Applies To:
  • CitectSCADA
  • European Cheese Version 5.xx

I execute my "make sandwich" procedure on a daily basis. It's scheduled for 1.00pm. Following its execution I regularly receive failure and warning messages such as "Who destroyed the cheese?", "Which of you Aussies attacked the cheese?" and "what the h### happened to the cheese?". This task used to run without error and the problem has occurred since executing it in Holland and upgrading to new equipment (i.e. cheese slicer). What am I doing wrong and how can I fix my routine so this procedure runs smoothly? 

This is a common procedural error which all inexperienced users in Holland are likely to make. The severity of the problem should not be underestimated as failure to rectify this issue in a timely manner can result in irreparable damage to both the software (cheese) and the operator (you). Fortunately the Warning messages are usually descriptive enough to assist in resolving the problem quickly. For those requiring further instruction or wishing to avoid this scenario then please read below:

Assuming that the block of cheese is rectangular in shape and waxed on 3 sides... take the block with the narrowest side (from hereon known as "the end") facing you and proceed to remove a thin strip of wax from both sides which are approximately equal in width to the amount of cheese you wish to eat. Removal of insufficient wax will result in sandwiches of an extra chewy consistency. But too much wax removal will result in premature aging of the block and definitely lead to the problem outlined above.

Take the cheese slice in left or right hand (whichever is your most dexterous) and approach the cheese confidently. Take broad and full slices applying even pressure during the entire motion so as to avoid concavity in the cheese surface. Early detection of "concavity" can be rectified simply by applying less pressure in the middle of the stroke and more at either end. If major concavity has occurred then you must run a "repair" routine which removes excess cheese from both ends. This routine usually requires additional equipment (ie. knife).

Avoid taking small, irregular slices of cheese (commonly referred to as "hacking") as this results in higher maintenance of the cheese container due to increased cheese deposits. Maintenance time incurred by others always results in a higher incidents of warning and failure messages.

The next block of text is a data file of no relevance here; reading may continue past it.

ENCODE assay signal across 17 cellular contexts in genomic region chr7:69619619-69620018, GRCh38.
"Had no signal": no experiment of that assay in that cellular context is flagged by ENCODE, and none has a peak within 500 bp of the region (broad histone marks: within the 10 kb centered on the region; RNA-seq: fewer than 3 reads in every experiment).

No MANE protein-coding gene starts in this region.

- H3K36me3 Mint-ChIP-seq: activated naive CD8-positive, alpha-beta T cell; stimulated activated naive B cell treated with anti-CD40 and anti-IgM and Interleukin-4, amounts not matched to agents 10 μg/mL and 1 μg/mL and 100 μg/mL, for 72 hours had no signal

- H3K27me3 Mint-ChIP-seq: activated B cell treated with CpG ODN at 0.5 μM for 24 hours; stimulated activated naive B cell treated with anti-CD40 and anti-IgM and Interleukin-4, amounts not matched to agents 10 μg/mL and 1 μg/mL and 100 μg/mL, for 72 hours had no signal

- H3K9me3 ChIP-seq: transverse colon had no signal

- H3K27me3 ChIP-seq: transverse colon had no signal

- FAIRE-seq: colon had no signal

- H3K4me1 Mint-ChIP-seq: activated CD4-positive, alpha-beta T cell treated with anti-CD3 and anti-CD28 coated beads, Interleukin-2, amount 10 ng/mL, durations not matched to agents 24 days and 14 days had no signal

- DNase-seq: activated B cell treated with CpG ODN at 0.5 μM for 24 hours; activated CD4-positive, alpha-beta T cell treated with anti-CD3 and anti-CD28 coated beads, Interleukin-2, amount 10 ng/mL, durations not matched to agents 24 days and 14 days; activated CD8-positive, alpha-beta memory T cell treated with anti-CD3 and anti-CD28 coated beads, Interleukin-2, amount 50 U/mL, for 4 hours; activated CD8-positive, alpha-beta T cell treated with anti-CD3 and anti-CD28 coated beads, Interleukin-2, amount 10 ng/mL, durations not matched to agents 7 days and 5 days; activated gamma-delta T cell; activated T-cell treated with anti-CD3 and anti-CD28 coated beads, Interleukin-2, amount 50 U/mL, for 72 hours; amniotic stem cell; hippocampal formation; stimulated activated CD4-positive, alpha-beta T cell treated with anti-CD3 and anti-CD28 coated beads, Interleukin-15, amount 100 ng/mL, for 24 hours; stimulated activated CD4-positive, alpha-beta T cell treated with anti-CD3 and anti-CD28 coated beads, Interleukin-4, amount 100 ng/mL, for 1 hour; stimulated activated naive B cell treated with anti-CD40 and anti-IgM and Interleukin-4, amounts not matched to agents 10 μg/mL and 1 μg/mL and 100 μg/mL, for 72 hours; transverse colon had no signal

For perfectionists, I suggest you enhance your procedure to include a "maintenance" sub-routine. Whilst it is unlikely to result in greater return on your time investment it will provide some intangible benefits such as increased eating pleasure and decreased risk of food poisoning. This sub-routine should include tasks such as regular washing of cheese container and cheese slicer and disposal of old cheese deposits (also known as "scum") from the plastic cheese container.

Also make sure the "rescue cheese" sub-routine is invoked whenever the condition: "FridgeIsDefrosting = True" or when "Weather = hot". Failure to execute this results in Cheese swimming in excessive amounts of fridge water and subsequent catastrophic failure alerts. Refer to KB article Q1743
for further information on determining / maintaining the operability of your "cheese" cooling equipment (i.e. fridge).

Be aware that the "make lunch" routine is likely to fail whenever "CheeseExists = False". Failure of this routine results in a flood of warning messages which are usually directed at the "Current User - 1" Client. Since all clients run this routine, you should try to avoid the condition "Current User = me" when CheeseExists becomes False. This is a timing related issue which you need to monitor closely if you are to avoid.

Should you find yourself in the unfortunate situation where "Current User = me" and "CheeseExists = False", then in order to complete the "make lunch" routine you will have no option but to reset the CheeseExists tag to "True". This can be done by firstly resetting the tag "CheesePurchased = 1" and then by setting the new value of the CheeseType tag accordingly. From experience we have found that "CheeseType = Extra Belegen" works well, however we recommend avoiding "CheeseType = Goudse Jong" as this tag setting is too "soft" and will generally result in excess cheese deposits and a need for the "maintenance" sub-routine to be called excessively.

Finally, make sure all Clients are running the same version of this routine or you will run into compatibility problems and conflicts.


If the block of cheese is wedge shaped, then you're really in trouble. I suggest you disable your "make lunch" routine until you have sort expert advise. Or wait for a "Cheese slicing for advanced Users" article.